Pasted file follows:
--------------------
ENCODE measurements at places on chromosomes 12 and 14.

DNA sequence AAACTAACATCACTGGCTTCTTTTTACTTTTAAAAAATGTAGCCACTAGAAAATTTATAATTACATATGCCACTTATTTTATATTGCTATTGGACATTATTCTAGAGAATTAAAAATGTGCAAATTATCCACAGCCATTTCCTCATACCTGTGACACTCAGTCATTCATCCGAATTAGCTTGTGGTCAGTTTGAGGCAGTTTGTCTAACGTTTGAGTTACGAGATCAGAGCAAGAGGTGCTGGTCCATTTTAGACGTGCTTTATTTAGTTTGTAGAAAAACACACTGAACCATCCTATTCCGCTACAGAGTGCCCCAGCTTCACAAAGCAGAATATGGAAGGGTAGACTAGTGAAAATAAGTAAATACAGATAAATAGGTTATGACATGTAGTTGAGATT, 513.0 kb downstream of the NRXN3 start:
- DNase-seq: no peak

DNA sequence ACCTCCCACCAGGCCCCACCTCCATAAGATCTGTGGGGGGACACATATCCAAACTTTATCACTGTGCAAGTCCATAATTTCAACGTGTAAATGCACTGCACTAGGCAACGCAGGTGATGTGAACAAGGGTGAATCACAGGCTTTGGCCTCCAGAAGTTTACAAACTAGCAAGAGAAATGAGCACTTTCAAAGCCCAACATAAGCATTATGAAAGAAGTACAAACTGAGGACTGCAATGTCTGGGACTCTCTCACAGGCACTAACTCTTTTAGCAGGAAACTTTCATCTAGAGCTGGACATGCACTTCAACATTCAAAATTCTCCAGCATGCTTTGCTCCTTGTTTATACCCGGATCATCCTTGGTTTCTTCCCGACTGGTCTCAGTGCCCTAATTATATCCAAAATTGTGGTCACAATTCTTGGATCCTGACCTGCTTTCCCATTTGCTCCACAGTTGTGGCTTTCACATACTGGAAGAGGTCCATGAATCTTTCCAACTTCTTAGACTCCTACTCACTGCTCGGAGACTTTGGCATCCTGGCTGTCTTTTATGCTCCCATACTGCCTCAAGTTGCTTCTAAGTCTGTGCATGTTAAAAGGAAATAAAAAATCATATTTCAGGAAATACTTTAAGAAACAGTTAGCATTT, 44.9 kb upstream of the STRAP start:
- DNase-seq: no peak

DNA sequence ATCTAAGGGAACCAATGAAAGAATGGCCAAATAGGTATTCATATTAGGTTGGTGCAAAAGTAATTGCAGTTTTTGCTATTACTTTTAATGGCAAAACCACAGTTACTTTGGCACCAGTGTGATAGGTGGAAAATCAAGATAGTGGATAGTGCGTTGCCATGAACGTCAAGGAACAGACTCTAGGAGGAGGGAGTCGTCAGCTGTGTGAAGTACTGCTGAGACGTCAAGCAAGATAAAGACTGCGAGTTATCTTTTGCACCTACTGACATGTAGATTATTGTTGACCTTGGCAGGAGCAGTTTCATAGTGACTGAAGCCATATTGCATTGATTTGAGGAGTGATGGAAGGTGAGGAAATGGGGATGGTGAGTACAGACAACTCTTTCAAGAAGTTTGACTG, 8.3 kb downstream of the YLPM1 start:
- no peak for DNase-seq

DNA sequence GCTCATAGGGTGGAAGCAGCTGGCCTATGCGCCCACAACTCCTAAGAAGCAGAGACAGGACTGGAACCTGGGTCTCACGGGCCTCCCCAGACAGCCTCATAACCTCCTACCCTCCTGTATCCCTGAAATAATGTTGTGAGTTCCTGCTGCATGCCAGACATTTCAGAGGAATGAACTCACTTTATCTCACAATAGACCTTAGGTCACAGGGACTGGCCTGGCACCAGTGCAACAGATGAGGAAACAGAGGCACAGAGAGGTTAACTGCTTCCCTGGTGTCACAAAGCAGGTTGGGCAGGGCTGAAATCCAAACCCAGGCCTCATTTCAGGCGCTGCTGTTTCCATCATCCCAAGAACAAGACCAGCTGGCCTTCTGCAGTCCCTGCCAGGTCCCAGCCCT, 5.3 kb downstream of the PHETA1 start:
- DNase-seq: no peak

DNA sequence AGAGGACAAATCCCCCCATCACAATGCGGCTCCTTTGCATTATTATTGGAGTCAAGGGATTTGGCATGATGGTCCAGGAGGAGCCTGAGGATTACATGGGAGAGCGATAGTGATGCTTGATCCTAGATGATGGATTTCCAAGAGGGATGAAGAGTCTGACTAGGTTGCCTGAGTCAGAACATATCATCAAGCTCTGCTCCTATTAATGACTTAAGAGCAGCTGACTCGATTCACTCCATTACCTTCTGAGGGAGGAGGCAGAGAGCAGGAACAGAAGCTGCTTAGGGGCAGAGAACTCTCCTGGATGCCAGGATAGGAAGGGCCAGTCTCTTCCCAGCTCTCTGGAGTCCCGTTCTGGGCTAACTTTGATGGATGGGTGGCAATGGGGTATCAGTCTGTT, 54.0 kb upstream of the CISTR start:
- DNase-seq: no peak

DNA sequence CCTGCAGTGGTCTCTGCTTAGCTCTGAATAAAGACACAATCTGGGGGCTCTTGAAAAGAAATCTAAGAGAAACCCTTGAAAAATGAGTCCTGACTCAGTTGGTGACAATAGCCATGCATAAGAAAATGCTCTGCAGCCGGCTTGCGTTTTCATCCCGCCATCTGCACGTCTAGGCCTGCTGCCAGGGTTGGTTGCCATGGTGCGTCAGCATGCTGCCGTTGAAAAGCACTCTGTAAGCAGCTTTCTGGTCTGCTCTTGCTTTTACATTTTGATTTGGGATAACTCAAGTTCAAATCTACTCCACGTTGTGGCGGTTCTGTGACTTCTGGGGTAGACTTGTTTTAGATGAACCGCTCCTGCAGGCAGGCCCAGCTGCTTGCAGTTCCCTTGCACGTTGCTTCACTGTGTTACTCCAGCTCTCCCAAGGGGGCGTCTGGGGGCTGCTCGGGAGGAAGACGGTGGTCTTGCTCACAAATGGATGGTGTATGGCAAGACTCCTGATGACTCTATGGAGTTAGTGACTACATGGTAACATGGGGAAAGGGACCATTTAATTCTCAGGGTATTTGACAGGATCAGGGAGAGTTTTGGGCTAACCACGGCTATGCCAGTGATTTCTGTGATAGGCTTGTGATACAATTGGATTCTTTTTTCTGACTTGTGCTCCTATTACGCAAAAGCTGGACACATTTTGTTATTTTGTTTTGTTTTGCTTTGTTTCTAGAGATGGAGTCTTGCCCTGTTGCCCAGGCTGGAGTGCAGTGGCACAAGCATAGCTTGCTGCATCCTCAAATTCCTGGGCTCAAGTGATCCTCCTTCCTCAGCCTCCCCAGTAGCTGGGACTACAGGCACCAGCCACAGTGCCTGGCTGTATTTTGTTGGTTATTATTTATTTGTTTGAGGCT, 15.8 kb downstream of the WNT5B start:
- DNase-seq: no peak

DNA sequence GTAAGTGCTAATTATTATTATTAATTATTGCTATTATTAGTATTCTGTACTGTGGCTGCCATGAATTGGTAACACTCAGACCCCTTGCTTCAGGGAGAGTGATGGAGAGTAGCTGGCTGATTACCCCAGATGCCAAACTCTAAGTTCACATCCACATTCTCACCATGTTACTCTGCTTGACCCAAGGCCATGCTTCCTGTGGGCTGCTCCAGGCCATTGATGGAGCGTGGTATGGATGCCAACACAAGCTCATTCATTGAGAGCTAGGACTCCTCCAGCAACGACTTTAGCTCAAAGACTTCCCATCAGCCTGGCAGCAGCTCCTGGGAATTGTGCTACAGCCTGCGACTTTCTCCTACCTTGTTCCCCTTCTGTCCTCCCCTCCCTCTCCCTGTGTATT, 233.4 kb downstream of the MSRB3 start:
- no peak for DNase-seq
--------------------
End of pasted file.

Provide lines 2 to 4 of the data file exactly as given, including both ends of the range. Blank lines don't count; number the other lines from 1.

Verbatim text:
DNA sequence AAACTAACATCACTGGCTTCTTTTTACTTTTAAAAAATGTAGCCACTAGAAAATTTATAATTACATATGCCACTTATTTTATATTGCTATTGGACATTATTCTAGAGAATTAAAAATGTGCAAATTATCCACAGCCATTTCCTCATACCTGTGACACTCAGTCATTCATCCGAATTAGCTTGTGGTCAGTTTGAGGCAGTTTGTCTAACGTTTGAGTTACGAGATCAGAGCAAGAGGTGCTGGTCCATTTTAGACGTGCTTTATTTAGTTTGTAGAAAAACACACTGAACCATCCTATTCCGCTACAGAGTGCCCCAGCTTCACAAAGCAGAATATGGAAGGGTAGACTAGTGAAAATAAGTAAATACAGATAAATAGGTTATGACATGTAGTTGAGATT, 513.0 kb downstream of the NRXN3 start:
- DNase-seq: no peak

DNA sequence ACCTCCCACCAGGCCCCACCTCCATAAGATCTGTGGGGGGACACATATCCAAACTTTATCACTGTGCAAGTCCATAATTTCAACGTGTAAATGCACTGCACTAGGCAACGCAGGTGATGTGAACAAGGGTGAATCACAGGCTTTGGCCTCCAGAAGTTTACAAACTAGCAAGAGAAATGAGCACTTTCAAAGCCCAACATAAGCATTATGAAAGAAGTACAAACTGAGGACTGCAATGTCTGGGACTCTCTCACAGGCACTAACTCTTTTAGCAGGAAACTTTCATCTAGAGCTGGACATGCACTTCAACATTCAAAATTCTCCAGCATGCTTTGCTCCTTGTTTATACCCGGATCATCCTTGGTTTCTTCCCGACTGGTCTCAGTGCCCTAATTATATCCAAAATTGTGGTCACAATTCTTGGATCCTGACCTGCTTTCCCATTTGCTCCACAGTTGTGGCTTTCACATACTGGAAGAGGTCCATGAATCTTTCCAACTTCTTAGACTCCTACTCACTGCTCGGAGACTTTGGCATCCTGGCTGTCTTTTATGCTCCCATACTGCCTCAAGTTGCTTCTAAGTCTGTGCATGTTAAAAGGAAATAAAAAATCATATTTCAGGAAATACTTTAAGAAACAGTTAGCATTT, 44.9 kb upstream of the STRAP start: